Brazilian Journal of Pulmonology

ISSN (on-line): 1806-3756 | ISSN (printed): 1806-3713

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Wheezing phenotypes from birth to adolescence: a cohort study in Pelotas, Brazil, 1993-2004

Padrões de sibilância respiratória do nascimento até o início da adolescência: coorte de Pelotas (RS) Brasil, 1993-2004

Adriana Muiño, Ana Maria Baptista Menezes, Felipe Fossati Reichert, Rodrigo Pereira Duquia, Moema Chatkin

J Bras Pneumol.2008;34(6):347-355

Abstract PDF PT PDF EN Portuguese Text

Objective: To study the prevalence of wheezing patterns and their associations with independent variables. Methods: Cohort study of live births in 1993 in Pelotas, Brazil. A systematic subsample (20%) of the original cohort was evaluated at 6 months, 12 months and 4 years. At 10-12 years, 87.5% of the original cohort was contacted. Wheezing was categorized: transient, wheezing at 4 years but not at 10-12; persistent, wheezing at all evaluations; late-onset, wheezing at 10-12 years. Independent variables were analyzed: gender; skin color; family income; smoking/asthma during pregnancy; breastfeeding; respiratory infection/diarrhea (during the 1st year); family members with asthma/ allergy (at 4 years and at 10-12); physician-diagnosed rhinitis/eczema (at 10-12 years). Results: The subsample comprised 897 adolescents. Wheezing patterns were expressed as prevalence (95% CI): transient, 43.9% (40.7-47.2); persistent, 6.4% (4.8-8.0); and late-onset, 3.3% (2.2-4.5). The transient pattern was more common in children from low-income families, children breastfed for less time, children with a history of respiratory infections (during the 1st year) and children with asthma in the family (at 4 years). The persistent pattern was almost twice as common in males, in children whose mothers had asthma during pregnancy, in children with respiratory infections (during the 1st year) and in children with asthma in the family (at 4 and 10-12 years). The late-onset pattern was more prevalent among those with asthma in the family (at 10-12 years) and those diagnosed with rhinitis (at 10-12 years), being less prevalent among those reporting respiratory infections (during the 1st year) and those diagnosed with eczema (at 10-12 years). Conclusions: Knowledge of the associations of wheezing patterns allows us to adopt preventive and therapeutic measures.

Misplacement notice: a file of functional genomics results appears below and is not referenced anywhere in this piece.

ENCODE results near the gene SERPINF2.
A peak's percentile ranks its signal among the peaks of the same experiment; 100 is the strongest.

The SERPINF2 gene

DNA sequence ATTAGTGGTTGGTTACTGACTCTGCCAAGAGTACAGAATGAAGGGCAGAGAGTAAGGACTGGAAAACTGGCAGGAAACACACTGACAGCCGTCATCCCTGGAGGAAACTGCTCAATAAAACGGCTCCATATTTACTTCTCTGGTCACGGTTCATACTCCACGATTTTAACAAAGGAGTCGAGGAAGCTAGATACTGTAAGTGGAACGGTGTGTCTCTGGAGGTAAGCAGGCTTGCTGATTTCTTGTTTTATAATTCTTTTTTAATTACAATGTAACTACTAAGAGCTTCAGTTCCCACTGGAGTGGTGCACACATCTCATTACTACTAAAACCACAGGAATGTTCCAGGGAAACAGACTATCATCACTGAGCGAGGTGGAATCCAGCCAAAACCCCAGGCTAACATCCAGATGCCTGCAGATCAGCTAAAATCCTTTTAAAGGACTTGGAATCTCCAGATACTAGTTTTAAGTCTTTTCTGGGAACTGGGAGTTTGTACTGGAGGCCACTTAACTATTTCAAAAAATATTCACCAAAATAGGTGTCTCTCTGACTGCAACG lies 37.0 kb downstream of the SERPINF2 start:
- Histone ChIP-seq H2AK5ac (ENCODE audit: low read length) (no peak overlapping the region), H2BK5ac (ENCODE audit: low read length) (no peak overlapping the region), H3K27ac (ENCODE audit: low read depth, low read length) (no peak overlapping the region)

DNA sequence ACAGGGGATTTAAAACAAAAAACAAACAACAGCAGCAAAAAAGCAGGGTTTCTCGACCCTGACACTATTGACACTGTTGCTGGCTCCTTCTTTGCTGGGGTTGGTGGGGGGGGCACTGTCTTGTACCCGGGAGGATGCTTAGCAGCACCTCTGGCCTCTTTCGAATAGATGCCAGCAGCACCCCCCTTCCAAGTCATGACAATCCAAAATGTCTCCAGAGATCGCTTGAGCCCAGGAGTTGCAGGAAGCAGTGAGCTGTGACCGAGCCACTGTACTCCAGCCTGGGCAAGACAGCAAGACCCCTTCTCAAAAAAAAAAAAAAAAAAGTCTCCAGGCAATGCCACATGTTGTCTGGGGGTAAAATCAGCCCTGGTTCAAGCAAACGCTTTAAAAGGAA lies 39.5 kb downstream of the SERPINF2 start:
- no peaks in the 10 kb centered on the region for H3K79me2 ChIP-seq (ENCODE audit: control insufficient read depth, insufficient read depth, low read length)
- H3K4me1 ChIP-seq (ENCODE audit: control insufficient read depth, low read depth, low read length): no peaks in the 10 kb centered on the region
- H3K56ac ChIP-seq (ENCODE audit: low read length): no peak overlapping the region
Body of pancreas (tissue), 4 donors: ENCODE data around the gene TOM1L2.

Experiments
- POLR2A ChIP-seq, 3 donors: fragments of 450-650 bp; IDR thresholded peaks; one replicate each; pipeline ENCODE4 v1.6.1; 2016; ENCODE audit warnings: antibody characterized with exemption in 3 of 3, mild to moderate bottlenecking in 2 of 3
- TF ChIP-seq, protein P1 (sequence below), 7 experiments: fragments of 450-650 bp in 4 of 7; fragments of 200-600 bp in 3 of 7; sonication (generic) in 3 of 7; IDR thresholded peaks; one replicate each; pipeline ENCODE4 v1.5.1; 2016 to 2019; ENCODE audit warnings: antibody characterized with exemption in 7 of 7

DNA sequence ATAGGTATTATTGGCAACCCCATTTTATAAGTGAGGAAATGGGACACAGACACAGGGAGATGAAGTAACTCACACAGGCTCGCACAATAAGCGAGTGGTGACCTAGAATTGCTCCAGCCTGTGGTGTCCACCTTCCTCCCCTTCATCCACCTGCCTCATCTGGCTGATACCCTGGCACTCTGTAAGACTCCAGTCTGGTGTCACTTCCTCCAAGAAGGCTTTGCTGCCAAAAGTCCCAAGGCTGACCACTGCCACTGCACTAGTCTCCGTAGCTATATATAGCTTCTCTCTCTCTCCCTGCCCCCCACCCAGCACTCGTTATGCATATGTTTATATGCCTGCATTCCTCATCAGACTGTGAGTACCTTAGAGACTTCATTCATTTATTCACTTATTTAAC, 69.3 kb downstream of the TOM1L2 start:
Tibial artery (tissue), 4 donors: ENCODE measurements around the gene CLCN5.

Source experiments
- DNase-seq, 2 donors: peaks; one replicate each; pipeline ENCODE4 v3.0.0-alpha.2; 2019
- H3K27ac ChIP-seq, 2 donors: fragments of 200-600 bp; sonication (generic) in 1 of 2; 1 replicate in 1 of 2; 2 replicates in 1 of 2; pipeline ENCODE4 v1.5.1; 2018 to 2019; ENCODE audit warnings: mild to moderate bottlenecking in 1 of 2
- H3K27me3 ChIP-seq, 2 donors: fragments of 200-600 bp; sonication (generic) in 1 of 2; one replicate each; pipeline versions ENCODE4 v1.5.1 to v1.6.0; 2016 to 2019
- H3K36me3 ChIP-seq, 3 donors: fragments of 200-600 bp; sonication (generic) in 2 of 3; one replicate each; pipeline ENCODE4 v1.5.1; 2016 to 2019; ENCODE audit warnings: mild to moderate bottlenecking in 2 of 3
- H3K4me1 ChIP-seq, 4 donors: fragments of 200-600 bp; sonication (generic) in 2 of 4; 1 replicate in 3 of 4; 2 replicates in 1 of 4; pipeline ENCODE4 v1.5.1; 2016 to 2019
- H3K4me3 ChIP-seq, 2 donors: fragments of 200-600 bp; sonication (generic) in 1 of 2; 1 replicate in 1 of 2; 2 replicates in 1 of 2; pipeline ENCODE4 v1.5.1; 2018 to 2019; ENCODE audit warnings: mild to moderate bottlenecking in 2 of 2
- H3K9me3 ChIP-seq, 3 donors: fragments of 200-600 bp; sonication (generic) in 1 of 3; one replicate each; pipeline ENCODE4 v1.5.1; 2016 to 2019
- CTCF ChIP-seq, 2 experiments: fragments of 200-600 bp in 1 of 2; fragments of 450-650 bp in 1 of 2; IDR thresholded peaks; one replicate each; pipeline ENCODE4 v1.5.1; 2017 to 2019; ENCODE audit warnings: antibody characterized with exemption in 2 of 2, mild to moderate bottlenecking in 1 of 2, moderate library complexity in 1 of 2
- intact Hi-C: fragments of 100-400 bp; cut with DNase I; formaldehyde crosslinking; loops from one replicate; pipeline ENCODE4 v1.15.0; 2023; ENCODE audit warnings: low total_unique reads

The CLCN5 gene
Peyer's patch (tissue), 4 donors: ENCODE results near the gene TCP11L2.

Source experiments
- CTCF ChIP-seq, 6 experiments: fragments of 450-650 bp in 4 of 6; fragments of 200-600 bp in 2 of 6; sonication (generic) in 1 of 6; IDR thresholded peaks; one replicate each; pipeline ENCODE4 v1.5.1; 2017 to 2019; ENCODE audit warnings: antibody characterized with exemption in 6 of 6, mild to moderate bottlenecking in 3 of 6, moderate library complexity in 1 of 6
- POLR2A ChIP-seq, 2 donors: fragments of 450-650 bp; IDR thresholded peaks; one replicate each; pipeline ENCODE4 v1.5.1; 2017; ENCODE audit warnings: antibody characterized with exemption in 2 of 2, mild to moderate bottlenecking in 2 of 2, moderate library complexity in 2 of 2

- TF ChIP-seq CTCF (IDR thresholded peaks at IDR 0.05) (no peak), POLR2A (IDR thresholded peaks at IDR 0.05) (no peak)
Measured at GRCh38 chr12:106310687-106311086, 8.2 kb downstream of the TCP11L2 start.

Keywords: Respiratory sounds; Asthma; Epidemiology; Hypersensitivity.

 


 

 


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